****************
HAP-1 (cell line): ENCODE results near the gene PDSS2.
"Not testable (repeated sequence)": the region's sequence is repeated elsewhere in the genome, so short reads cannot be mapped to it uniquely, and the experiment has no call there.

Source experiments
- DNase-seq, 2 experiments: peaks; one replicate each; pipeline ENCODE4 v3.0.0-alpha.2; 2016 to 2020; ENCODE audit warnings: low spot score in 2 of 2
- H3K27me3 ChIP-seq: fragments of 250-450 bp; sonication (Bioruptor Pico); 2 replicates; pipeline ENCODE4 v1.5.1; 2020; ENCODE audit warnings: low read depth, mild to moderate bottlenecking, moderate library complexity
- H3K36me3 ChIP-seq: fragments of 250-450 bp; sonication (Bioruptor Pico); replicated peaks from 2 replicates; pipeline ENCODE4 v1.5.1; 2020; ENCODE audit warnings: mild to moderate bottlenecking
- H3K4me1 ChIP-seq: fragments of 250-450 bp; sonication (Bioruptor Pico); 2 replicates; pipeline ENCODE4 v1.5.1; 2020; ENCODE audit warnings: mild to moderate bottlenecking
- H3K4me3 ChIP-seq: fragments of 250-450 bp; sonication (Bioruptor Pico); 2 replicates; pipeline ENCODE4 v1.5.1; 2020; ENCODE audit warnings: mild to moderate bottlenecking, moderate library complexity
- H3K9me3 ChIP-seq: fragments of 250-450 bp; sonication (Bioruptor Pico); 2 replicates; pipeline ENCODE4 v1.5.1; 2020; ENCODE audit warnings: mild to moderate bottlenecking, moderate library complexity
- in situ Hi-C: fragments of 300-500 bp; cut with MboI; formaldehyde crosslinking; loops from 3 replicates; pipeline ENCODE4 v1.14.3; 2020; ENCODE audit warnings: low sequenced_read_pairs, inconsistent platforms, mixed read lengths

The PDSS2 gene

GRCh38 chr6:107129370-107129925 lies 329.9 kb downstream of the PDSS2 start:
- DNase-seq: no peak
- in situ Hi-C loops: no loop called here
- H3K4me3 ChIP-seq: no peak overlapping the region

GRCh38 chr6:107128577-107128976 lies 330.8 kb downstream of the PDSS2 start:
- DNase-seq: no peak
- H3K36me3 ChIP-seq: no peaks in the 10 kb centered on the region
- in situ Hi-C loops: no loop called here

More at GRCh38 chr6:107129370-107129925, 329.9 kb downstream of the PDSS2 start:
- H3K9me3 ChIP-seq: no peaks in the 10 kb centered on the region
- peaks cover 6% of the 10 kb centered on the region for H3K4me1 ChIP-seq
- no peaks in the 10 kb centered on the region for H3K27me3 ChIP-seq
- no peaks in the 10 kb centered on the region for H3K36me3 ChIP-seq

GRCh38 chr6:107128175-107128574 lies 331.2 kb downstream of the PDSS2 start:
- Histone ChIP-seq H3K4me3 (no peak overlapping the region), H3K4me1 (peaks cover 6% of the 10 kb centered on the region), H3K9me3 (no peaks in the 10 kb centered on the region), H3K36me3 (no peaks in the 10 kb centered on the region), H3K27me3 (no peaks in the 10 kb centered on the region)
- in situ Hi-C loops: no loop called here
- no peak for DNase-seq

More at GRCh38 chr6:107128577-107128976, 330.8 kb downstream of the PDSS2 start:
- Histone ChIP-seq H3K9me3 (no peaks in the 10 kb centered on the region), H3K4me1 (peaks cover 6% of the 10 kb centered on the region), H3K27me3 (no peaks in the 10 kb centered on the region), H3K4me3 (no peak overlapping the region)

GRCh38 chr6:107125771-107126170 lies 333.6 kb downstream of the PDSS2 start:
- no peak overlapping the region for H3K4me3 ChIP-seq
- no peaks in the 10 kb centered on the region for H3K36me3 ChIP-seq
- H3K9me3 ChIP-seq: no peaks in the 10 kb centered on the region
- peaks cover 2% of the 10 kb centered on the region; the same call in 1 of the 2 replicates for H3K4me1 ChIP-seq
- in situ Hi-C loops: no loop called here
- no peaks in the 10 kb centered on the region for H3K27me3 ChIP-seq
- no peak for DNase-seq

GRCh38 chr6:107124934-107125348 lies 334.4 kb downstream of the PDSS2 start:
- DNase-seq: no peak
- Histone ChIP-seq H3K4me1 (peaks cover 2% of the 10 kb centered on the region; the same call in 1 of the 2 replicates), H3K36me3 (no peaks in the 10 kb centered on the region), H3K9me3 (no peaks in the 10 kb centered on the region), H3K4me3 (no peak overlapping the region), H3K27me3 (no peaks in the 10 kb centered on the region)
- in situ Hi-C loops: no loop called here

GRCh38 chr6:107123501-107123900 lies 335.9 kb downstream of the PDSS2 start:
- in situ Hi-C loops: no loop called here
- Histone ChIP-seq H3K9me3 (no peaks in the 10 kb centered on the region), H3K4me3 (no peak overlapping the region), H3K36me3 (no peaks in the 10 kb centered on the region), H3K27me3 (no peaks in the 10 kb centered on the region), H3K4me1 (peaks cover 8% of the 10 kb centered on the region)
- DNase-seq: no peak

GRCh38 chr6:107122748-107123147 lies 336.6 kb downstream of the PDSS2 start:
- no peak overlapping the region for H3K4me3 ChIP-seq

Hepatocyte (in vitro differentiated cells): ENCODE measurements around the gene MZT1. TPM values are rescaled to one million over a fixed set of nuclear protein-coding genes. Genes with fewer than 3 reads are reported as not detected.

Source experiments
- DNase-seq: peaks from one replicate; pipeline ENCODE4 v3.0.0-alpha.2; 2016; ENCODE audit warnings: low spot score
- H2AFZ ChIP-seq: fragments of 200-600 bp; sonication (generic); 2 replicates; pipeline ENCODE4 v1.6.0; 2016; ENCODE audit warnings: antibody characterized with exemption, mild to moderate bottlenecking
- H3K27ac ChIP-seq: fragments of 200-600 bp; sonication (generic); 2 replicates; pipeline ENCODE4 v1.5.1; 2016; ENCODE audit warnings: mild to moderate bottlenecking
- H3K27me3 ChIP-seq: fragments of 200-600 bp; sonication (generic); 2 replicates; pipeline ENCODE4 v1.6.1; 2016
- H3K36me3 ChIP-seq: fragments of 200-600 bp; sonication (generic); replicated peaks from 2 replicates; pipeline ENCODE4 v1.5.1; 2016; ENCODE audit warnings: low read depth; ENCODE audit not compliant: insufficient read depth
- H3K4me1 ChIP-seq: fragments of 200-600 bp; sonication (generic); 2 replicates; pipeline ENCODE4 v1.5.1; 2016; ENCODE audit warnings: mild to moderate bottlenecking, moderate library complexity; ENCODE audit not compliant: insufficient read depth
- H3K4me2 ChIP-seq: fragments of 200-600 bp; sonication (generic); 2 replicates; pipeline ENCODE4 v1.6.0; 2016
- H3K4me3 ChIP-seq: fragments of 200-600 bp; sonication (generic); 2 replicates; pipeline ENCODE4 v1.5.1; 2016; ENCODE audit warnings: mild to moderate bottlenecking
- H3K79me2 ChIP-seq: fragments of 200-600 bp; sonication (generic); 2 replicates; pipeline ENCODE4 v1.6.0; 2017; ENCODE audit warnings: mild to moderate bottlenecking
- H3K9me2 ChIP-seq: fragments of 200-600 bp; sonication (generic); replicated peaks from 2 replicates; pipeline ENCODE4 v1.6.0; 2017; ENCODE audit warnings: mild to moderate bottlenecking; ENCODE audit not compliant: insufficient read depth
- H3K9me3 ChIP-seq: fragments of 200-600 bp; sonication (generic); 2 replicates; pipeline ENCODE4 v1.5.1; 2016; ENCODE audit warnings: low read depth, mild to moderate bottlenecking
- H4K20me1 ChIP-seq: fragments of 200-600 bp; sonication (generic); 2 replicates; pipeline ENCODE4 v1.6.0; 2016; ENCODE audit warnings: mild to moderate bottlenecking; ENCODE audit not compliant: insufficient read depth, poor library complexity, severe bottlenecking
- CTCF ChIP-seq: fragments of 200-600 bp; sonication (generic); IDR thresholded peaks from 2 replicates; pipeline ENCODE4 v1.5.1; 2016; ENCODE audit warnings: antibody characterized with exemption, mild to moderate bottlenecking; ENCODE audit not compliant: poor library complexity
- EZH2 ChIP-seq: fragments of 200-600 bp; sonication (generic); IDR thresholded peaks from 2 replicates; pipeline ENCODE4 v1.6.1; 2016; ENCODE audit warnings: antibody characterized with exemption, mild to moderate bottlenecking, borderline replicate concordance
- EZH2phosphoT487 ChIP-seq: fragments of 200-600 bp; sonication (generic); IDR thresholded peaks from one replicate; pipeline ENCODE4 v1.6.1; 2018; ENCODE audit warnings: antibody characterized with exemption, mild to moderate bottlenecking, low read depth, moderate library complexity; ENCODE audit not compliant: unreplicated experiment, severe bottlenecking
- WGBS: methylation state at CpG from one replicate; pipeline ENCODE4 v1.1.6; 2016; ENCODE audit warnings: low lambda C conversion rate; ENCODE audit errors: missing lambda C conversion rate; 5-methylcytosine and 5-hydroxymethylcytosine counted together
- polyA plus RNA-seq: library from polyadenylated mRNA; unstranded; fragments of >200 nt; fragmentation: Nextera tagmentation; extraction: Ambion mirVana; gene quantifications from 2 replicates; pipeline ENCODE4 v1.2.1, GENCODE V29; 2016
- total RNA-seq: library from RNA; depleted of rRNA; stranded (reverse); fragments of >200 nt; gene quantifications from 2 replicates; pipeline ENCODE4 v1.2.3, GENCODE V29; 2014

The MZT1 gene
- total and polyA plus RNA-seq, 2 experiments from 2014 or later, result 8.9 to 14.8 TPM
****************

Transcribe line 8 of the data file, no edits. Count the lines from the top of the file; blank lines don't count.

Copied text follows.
- H3K4me3 ChIP-seq: fragments of 250-450 bp; sonication (Bioruptor Pico); 2 replicates; pipeline ENCODE4 v1.5.1; 2020; ENCODE audit warnings: mild to moderate bottlenecking, moderate library complexity